Area police chief chosen to join Obama's gun violence task force
By Sarah Steele Wilson, Newsroom Editor
Dec 28, 2012, 16:10
contributed photo Dixon said the Dec. 20 meeting was serious. The task force will meet to draft ideas in January.
When the Gun Violence Task Force established by President Barack Obama in the wake of the December 14 mass shooting at Sandy Hook Elementary School meets again in January, Petersburg Police Chief John Dixon, III will be at the table.
The panel first met on Dec. 20.
“It was a very serious, very focused approach to it,” Dixon said, describing that first meeting.
Obama asked Vice President Joe Biden, who championed the 1994 Violent Crime Control and Law Enforcement Act, which included the federal assault weapons ban lifted in 2004, to work with law enforcement experts to develop “concrete proposals” for curbing gun violence by the time they meet again in January.
With the nation still reeling from the shooting rampage that left six adults and 20 young children dead at the Newtown, Conn. school, Obama pledged to tackle gun violence with proposals that would be used to combat what he acknowledged is a complicated issue.
“The fact that this problem is complex can no longer be an excuse for doing nothing,” Obama said the day before the panel first met.
Dixon was chosen to participate as the first vice president of the National Organization of Black Law Enforcement Executives.
“They were very serious about the tone, they wanted to get down to business, they wanted to push politics aside and actually discuss some real things that would help reduce some of this violence throughout the country,” Dixon said.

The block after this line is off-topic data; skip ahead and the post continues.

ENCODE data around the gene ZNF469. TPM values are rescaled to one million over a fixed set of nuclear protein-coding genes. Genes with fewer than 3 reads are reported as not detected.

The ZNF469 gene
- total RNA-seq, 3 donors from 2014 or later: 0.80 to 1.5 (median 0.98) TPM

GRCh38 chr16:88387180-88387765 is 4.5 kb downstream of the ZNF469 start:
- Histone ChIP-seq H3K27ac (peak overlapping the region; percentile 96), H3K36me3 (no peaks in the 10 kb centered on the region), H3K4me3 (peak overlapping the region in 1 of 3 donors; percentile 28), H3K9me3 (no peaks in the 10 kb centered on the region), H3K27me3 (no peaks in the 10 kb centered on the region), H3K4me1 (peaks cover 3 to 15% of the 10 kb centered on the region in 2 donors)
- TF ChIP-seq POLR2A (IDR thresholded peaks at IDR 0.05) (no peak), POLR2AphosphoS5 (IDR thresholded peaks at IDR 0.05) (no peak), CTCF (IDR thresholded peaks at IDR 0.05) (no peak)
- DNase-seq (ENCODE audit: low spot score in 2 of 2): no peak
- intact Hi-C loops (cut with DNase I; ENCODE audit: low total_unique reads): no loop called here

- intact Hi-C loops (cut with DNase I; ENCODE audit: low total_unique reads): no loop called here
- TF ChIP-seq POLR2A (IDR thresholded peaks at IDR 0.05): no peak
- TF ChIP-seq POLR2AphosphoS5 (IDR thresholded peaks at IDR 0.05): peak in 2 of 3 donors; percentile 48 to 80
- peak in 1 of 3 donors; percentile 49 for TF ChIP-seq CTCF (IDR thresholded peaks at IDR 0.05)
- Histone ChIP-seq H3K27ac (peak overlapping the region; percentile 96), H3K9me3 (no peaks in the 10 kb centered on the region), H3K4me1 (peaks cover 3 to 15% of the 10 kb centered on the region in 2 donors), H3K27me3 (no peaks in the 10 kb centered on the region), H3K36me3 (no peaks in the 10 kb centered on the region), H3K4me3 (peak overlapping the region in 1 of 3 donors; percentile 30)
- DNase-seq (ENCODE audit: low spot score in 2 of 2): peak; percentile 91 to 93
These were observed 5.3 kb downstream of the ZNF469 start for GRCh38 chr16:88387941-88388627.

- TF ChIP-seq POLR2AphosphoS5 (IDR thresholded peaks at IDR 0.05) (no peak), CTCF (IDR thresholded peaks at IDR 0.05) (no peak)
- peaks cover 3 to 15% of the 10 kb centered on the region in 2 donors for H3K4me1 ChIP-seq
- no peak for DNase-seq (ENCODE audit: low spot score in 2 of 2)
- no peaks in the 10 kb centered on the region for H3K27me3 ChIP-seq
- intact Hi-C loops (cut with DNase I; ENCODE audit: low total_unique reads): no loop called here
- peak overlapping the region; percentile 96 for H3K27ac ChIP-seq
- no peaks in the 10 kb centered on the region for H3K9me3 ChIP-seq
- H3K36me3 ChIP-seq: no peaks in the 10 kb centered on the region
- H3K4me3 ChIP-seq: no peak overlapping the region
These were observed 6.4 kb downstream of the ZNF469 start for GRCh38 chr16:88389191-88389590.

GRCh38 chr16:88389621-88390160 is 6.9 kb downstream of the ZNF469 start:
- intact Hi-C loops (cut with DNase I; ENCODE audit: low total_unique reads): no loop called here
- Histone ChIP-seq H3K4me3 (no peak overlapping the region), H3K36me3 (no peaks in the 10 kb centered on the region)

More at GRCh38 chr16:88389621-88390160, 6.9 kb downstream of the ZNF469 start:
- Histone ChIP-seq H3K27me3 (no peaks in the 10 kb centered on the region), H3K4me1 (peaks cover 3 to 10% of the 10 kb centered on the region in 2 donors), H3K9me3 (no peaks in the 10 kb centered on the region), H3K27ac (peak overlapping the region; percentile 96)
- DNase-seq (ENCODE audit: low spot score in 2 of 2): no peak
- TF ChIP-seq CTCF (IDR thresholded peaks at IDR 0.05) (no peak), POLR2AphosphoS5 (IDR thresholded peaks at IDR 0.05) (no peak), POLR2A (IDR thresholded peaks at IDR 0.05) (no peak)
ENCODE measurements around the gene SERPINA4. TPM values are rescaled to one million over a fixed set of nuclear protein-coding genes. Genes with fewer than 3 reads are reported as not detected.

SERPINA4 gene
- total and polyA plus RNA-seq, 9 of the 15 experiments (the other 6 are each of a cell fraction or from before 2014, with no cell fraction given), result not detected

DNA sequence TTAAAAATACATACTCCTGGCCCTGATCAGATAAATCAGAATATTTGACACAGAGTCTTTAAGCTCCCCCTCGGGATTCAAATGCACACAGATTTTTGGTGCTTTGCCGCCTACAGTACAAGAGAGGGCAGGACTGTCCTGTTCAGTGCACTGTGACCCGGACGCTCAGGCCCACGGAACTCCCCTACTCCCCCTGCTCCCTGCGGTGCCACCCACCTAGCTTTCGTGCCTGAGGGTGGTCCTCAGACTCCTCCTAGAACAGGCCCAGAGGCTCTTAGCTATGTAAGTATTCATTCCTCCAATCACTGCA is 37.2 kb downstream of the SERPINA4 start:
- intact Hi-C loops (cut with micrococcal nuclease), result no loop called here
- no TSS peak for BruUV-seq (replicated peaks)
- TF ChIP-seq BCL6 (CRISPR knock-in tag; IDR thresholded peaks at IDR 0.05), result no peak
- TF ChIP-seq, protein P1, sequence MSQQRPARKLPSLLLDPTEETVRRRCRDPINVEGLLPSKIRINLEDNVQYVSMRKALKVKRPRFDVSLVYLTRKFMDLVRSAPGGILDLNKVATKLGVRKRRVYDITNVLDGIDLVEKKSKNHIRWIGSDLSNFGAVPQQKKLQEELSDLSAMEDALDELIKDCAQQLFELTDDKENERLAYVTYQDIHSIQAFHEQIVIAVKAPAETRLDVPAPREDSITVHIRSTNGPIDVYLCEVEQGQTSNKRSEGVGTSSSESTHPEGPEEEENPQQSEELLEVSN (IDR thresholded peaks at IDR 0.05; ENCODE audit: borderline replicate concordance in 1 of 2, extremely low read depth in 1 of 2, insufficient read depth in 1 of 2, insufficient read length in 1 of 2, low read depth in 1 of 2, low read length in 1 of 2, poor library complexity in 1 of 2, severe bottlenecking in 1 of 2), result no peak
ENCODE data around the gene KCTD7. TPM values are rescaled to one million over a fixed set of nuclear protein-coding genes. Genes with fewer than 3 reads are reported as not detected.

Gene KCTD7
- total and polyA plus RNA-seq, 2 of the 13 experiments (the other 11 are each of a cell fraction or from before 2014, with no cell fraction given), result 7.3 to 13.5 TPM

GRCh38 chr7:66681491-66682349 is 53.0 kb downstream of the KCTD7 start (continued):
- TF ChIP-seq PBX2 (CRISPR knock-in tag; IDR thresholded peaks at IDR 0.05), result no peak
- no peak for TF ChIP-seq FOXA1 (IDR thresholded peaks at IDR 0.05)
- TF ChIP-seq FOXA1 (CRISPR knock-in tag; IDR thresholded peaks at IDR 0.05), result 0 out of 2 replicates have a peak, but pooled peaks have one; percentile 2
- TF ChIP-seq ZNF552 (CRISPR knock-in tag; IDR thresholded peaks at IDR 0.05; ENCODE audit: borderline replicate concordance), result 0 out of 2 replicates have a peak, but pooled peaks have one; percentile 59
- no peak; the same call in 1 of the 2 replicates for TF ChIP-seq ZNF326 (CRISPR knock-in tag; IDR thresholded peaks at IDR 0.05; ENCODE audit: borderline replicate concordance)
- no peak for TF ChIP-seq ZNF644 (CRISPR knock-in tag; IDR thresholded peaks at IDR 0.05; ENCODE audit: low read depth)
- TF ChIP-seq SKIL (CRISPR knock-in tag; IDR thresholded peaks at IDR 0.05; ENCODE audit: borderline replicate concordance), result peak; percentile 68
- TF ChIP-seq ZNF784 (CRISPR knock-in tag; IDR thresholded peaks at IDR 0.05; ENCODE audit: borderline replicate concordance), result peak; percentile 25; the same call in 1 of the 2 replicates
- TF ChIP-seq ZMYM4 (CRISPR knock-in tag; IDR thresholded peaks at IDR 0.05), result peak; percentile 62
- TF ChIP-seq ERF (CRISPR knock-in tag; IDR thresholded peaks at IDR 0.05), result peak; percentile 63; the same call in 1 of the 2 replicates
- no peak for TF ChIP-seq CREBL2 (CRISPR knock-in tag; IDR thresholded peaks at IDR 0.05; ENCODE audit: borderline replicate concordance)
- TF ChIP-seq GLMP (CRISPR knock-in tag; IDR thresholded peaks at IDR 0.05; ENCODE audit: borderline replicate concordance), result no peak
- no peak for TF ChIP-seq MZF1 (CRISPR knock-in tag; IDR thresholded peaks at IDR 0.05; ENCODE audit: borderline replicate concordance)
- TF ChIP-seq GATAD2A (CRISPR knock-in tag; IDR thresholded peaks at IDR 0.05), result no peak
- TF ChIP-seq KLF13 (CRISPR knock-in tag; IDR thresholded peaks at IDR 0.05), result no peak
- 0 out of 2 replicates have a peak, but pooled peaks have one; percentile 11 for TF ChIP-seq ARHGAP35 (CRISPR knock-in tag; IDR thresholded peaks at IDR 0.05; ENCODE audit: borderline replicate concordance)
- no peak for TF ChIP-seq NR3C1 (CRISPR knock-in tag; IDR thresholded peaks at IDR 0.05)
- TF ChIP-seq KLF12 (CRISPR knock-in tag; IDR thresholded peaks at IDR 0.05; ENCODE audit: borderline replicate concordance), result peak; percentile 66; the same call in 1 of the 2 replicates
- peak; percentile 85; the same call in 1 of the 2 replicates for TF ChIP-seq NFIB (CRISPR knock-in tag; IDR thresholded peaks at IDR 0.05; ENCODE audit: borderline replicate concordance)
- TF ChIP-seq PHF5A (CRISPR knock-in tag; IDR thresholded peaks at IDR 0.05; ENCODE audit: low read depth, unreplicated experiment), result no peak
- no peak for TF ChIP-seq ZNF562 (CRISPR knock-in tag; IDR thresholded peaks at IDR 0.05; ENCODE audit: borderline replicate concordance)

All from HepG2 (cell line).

Dixon said that Biden, Attorney General Eric Holder and cabinet members Arne Duncan, Janet Napolitano, and Kathleen Sebelius spent over three hours at the table with law enforcement leaders from across the country.
“It was clearly stated he wanted to hear some real solutions to these problems,” Dixon said.
Although similar mass shooting tragedies in the past have also sparked discussions about gun control, Dixon said that this time, the tone is different.
“This was not a political approach to it, because the people who were pulled in were not pulled in because of their political associations,” he said. “They were pulled in because of their representation of law enforcement, both local, state and federal.”
Dixon he and other law enforcement representatives are currently gathering information and developing ideas to send to and discuss with the task force when it meets next month. Dixon said he encourages area residents to contact him with their ideas on gun violence.
“This is a national issue,” he said. “It’s not specific to law enforcement, it’s not specific to any political party, it’s specific to us within the country, in how do we stop some of these horrific things from happening like the incident in Connecticut.”
After a Thursday morning press conference on his membership on the task force, Dixon said he was sorting through emails and phone calls from local people and starting to return the calls to document suggestions.
Through NOBLE, Dixon has been discussing ideas with law enforcement leaders throughout the country and wants to hear from law enforcement in the localities surrounding Petersburg.
“We will reach out to anybody who’s interested in having some input in this and see if we can craft something that will represent as broad an opinion as we can for this solution,” he said.
Dixon can be reached at (804) 732-4222 or firstname.lastname@example.org.